5 In response to an American Anthropological Association panel featuring speakers against FGM – and FOR it--, and considering the fraught psychology among victims who defend “female circumcision,” Debra J. Dickerson accounts for women’s complicity: “Putting women in charge of circumcising other women is little different from slave masters putting loyal slaves in charge of whipping the rebels. It’s no different from any other gut-wrenchingly hideous job categorized, and despised, as ‘women’s work’. That the women made something exultant from the entrails of oppression is no different than what the slaves did with chit’lins.” Dickerson, Debra J. “Crazy As They Need To Be: Circumcised Women Who Support The Practice.” Mother Jones. 2 December 2007. Retrieved 8 February 2014.

Guest Preface by Nobel Laureate in Literature 2004 Elfriede Jelinek
Introduction by Tobe Levin
PART 1. Torture and Taboo

Chapter 1. Tobe Levin. "Alice Walker: Matron of FORWARD."
Chapter 2. Verena Stefan. “Mutilation of the Vulva and Circumcision of other Female Freedoms -- or the Perfect Vulva’s Aura and Revolt.” Trans. from the German by Tobe Levin.
Chapter 3. M. Giulia Fabi. “Sexual Violence and the Black Atlantic. On Alice Walker’s Possessing the Secret of Joy.”

Chapter 4. Claudia Landi. “Animals in Possessing the Secret of Joy.”  Trans. from the Italian by Tobe Levin.

PART 2. Trauma and Treatment

Chapter 5. Elisabeth Bekers. “Walker’s Traumatized Woman Warrior in Possessing the Secret of Joy.”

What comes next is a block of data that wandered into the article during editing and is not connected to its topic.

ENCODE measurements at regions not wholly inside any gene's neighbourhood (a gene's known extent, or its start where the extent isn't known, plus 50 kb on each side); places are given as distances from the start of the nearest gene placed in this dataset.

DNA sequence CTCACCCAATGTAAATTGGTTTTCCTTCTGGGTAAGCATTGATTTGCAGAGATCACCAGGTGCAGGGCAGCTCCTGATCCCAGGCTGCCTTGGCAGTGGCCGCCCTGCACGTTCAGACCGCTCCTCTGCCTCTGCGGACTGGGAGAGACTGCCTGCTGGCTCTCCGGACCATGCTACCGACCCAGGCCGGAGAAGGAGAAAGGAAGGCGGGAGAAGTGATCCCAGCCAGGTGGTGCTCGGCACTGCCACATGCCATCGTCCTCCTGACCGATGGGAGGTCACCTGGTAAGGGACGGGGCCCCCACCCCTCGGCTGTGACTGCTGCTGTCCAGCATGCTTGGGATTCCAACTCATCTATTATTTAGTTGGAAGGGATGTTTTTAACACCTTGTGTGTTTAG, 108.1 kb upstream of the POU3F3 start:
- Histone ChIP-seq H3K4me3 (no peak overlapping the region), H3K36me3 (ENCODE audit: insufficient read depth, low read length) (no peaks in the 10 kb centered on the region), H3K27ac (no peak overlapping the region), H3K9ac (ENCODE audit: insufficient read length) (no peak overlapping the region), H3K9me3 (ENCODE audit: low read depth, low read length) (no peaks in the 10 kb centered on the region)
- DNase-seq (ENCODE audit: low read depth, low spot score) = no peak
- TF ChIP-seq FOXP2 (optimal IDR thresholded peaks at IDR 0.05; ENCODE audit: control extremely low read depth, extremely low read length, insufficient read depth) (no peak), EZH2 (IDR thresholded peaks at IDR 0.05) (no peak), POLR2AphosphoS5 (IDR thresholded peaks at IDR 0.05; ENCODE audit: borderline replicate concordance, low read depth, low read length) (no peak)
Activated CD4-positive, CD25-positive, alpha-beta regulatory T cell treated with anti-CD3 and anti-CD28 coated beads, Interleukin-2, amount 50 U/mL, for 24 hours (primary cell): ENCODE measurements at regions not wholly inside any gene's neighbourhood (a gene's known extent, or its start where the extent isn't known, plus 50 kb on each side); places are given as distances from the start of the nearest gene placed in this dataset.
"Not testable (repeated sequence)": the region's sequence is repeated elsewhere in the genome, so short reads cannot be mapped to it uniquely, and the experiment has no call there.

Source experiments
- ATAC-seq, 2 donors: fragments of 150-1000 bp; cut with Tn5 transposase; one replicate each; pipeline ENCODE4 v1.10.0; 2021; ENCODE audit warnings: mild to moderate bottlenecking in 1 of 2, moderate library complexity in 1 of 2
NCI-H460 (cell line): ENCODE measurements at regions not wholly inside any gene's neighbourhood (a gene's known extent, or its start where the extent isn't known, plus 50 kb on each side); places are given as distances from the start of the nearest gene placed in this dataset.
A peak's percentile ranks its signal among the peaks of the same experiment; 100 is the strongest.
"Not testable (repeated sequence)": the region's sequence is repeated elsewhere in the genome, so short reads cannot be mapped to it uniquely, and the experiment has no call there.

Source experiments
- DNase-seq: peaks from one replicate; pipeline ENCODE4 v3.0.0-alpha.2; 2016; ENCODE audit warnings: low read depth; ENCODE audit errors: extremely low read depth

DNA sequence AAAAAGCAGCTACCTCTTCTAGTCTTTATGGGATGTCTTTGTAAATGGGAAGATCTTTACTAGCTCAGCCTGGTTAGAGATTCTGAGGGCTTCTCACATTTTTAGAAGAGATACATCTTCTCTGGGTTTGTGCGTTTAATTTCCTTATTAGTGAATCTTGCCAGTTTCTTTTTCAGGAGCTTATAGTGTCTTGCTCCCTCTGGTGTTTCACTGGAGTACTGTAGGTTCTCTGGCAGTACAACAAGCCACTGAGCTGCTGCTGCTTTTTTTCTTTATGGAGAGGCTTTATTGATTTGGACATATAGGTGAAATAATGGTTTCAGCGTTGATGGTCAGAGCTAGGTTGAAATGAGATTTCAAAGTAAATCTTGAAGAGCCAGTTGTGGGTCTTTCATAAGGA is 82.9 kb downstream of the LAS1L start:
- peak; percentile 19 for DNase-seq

Chapter 6. John Gruesser. “Breaking the Silence about Female Genital Mutilation in Possessing the Secret of Joy.

Chapter 7. Monica Jacobe. “Contextualizing the African Legacy: Teaching Alice Walker’s Africa as Southern Women’s Writing.”

Chapter 8. Jennifer Browdy de Hernandez. “Resistance as the Secret of Joyful Global Feminist Alliance: Inner Work and Public Acts in Possessing the Secret of Joy.”


PART 3. Treasure and Text

Chapter 9. Sachiko Mitsumori. “Alice Walker’s Possessing the Secret of Joy. Towards the Universal Self.”

Chapter 10. Hilda Twongyeirwe.  “Resistance and Choice: Possessing the Secret of Joy and Women Writers against FGM in Uganda.”

Chapter 11. Gulab Singh. “What Alice Walker Teaches Us: Critical Thinking in and about Possessing the Secret of Joy.

Chapter 12. Fangfang Zhu.  “Religion, Ecofeminism and Female Genital Mutilation: Cracking the Code of Patriarchy in Possessing the Secret of Joy.”

Chapter 13. Nick Hadikwa Maluko. “Reading the novel as a playwright. WAAFRIKA’s author responds to Possessing the Secret of Joy in ‘Becoming A Man: XXYX Africa’.”


Notes on Contributors

bottom of page